Recently, I found myself in a technical challenge using Bash, which is a Unix shell and command language. One of the tasks involved a reorganization of a directory, with specific files of different types ending up in different directories. This took me back to one of the first things I learned when programming, and I though I’d revisit this with this piece. Below I review some of my most used commands.

mkdir

This is generally a command I’ll use when setting up a new app or new code base, it stands for “make directory”. The directory remains empty until files are added to it, possibly using the next command.

touch

This will create a new file, whether on its own or within a directory. In both mkdir and touch, the created file or directory must be named at the time of creation. This leads to commands that look like “mkdir newdirectory” or “touch newdirectory/newfile.js” (.js being the file extension for a javascript file.

pwd

This one stands for “print working directory”. When using the terminal with unix commands, it can be easy to get lost within the directories of a system. the command pwd will print to the screen the current directory, essentially a “where am i” command, very helpful for determining your location when navigating.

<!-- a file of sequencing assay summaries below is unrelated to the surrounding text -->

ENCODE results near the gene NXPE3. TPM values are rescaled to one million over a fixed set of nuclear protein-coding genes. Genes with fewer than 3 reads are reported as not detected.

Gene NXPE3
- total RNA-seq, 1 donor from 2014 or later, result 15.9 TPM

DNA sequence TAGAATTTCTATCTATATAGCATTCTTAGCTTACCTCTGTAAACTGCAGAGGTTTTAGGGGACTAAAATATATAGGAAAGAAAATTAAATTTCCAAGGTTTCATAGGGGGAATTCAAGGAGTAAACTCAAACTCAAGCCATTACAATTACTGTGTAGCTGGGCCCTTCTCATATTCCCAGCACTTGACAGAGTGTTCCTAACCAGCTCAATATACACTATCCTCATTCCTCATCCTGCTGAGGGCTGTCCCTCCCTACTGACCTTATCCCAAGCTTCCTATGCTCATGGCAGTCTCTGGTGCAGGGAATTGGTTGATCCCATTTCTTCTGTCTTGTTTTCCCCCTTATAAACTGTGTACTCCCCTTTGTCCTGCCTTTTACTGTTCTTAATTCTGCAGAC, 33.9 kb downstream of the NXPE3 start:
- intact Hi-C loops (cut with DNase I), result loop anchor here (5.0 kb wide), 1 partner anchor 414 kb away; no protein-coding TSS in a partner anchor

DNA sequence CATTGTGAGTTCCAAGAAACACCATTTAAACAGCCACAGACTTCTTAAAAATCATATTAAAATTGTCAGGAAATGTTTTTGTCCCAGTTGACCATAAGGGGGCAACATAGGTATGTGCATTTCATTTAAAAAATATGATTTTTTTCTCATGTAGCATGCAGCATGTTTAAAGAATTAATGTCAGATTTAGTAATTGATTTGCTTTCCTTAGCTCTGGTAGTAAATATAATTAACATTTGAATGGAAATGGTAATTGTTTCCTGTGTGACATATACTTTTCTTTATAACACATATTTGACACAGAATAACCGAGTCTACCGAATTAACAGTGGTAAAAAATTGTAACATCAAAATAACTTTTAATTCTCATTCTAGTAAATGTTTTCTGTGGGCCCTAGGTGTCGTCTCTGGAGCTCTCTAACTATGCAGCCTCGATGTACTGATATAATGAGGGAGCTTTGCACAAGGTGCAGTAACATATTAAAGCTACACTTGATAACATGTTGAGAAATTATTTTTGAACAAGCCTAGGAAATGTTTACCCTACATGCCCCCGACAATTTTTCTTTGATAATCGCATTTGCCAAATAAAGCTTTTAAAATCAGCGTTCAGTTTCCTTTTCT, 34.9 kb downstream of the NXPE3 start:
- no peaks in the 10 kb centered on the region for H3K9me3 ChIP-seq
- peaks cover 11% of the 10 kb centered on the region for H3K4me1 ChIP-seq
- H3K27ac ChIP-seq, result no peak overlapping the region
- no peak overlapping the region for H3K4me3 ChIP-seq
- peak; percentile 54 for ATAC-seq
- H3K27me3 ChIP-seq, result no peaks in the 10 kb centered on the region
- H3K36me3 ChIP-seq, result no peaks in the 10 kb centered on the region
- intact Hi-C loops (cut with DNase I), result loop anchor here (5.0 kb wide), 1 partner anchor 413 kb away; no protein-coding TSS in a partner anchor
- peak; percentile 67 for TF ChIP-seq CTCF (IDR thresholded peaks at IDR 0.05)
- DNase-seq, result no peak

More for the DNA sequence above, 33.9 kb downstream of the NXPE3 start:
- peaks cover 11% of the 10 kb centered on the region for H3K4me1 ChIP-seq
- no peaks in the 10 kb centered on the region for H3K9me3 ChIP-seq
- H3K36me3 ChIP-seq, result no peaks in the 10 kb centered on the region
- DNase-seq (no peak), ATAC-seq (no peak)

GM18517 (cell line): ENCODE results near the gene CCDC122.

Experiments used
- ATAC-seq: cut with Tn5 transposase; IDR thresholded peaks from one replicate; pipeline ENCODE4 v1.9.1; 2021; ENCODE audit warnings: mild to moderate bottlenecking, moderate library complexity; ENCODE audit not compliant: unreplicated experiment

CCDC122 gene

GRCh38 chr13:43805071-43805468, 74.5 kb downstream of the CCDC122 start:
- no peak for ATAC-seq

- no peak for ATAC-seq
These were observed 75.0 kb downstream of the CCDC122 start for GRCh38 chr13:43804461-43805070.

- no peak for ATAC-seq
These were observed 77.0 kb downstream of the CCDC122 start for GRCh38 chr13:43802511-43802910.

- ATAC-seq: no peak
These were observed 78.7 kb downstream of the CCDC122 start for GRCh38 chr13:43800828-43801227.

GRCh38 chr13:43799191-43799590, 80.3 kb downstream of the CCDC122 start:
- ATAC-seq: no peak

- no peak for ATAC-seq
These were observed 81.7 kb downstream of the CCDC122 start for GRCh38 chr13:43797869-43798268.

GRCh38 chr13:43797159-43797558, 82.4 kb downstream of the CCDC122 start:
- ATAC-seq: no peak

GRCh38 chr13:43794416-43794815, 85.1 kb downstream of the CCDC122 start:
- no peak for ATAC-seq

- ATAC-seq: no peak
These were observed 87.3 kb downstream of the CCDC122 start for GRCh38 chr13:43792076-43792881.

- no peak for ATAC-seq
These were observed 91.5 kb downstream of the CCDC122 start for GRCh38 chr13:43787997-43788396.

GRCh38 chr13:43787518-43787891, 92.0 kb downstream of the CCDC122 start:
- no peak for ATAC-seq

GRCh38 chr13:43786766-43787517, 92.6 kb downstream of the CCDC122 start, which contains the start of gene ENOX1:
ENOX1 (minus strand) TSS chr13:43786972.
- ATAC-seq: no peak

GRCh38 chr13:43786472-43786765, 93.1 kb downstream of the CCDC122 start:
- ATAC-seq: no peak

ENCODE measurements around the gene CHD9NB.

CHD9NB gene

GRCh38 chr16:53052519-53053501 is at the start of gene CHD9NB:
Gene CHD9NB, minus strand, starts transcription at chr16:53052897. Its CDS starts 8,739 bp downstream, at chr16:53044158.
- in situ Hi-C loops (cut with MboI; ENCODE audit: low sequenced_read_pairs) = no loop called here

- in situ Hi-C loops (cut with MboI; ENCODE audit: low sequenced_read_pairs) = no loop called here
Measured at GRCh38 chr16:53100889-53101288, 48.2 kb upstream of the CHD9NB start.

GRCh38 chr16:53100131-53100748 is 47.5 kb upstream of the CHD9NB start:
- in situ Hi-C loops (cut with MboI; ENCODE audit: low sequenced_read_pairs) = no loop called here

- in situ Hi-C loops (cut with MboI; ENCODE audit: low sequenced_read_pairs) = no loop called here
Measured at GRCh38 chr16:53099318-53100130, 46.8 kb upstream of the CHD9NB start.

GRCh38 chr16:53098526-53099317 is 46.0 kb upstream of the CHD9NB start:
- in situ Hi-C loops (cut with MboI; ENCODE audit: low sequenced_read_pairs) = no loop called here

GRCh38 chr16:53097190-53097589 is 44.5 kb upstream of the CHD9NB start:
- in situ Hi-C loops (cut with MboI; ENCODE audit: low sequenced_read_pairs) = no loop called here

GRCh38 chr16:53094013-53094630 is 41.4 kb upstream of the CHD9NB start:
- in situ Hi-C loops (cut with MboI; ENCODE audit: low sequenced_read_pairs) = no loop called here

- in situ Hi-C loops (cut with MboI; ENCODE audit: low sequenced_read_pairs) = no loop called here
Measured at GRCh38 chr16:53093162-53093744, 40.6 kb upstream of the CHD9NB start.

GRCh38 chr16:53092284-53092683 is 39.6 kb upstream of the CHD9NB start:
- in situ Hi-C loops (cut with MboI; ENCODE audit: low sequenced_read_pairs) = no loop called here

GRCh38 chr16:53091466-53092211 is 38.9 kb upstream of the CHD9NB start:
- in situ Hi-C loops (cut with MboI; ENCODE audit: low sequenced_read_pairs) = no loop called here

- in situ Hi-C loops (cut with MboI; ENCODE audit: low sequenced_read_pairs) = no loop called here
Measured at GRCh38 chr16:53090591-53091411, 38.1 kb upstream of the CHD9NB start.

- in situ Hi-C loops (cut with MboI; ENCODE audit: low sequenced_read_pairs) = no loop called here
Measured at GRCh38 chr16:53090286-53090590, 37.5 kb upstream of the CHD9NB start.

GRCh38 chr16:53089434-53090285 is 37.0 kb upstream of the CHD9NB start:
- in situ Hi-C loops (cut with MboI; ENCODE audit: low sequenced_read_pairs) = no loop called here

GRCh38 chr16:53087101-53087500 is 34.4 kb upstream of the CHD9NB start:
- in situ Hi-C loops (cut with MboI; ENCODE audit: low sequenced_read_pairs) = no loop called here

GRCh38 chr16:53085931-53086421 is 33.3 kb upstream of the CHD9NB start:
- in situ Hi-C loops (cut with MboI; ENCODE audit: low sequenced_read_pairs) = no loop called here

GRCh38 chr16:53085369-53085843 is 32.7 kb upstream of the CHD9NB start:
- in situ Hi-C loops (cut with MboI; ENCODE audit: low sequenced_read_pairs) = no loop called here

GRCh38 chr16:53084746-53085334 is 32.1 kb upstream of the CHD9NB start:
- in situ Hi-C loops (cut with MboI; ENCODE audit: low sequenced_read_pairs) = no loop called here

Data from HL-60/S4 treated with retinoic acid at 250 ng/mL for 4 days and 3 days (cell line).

ls

This is the list command, this will display to the screen a list of what the contents are of the current directory. This allows for easier navigation down into other directories and files.

cd

Standing for “change directory”, this will allow you to navigate up and down a directory. This is one I use most often when navigating, as I can call a specific directory I want to navigate to, or go back up a directory with the command “cd ..”, or go to the top of my directory tree with “cd ~”

rm

This is one you should be very careful when using, as this is the remove command. Warning: there is no confirmation once this command is entered, and will execute immediately, so be sure when using this command.

Flatiron School DC. Learning to code one day at a time.